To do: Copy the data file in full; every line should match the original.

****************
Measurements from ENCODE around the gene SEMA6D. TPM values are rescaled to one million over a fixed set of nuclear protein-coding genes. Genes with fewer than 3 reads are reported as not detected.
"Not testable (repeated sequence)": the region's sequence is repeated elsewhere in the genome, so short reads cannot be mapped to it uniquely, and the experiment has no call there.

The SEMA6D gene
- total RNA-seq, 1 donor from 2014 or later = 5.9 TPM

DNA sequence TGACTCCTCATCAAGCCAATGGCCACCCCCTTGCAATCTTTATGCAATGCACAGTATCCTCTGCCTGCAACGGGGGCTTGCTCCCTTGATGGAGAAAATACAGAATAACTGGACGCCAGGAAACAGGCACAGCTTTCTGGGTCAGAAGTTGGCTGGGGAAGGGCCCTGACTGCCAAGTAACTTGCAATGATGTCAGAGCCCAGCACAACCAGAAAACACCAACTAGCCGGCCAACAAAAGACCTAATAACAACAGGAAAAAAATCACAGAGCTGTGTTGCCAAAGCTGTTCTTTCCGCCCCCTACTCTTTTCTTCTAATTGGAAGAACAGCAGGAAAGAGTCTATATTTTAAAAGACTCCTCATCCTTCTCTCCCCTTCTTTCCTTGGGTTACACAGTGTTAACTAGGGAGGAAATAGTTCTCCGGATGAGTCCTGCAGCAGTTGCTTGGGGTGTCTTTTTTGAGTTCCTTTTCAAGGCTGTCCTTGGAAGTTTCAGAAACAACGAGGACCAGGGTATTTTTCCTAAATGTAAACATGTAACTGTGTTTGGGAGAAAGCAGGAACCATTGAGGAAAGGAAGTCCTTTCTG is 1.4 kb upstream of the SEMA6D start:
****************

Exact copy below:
Measurements from ENCODE around the gene SEMA6D. TPM values are rescaled to one million over a fixed set of nuclear protein-coding genes. Genes with fewer than 3 reads are reported as not detected.
"Not testable (repeated sequence)": the region's sequence is repeated elsewhere in the genome, so short reads cannot be mapped to it uniquely, and the experiment has no call there.

The SEMA6D gene
- total RNA-seq, 1 donor from 2014 or later = 5.9 TPM

DNA sequence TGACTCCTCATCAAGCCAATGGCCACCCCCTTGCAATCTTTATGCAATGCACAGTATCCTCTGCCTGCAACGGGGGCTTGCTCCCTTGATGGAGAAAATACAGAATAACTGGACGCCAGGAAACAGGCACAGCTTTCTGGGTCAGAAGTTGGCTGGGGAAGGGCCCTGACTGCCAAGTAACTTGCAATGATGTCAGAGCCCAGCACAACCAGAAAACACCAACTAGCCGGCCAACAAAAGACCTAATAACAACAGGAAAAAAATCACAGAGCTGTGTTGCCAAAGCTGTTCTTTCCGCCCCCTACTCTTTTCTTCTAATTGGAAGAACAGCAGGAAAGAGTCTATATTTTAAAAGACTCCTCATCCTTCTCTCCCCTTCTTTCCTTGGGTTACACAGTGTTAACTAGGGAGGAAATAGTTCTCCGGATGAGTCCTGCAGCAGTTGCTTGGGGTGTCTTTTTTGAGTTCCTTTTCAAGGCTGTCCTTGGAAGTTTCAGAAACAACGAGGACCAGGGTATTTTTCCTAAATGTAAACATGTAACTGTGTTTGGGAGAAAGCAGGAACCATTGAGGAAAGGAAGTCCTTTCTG is 1.4 kb upstream of the SEMA6D start: